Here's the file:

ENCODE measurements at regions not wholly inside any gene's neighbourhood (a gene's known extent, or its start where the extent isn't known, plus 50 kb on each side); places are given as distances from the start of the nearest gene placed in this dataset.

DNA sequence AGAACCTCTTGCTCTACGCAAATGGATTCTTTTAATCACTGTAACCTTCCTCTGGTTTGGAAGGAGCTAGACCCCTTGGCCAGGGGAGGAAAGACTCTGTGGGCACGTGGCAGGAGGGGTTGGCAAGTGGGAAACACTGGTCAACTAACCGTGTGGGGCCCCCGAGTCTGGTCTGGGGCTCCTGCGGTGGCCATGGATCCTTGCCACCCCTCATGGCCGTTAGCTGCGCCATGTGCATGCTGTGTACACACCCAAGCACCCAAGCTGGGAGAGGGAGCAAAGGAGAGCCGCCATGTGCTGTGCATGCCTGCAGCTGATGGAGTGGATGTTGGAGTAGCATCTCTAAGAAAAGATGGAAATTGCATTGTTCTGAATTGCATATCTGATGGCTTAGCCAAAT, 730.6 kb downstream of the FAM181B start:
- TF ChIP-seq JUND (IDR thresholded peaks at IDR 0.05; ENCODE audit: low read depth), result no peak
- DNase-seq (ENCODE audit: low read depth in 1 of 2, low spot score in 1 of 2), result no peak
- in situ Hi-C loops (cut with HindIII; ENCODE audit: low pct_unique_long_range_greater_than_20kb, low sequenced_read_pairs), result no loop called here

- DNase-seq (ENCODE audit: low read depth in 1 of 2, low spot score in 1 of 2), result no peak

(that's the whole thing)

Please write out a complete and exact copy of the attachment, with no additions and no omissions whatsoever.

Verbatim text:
ENCODE measurements at regions not wholly inside any gene's neighbourhood (a gene's known extent, or its start where the extent isn't known, plus 50 kb on each side); places are given as distances from the start of the nearest gene placed in this dataset.

DNA sequence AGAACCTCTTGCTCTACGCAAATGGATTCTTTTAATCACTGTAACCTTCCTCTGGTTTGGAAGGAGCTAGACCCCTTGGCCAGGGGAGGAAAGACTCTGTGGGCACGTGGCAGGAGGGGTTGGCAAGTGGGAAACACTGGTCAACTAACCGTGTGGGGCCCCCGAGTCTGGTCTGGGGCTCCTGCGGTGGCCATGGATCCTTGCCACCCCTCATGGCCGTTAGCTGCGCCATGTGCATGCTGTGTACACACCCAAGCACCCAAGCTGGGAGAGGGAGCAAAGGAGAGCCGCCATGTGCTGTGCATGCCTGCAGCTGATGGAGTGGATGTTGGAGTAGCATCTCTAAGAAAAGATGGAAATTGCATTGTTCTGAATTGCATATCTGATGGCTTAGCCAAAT, 730.6 kb downstream of the FAM181B start:
- TF ChIP-seq JUND (IDR thresholded peaks at IDR 0.05; ENCODE audit: low read depth), result no peak
- DNase-seq (ENCODE audit: low read depth in 1 of 2, low spot score in 1 of 2), result no peak
- in situ Hi-C loops (cut with HindIII; ENCODE audit: low pct_unique_long_range_greater_than_20kb, low sequenced_read_pairs), result no loop called here

- DNase-seq (ENCODE audit: low read depth in 1 of 2, low spot score in 1 of 2), result no peak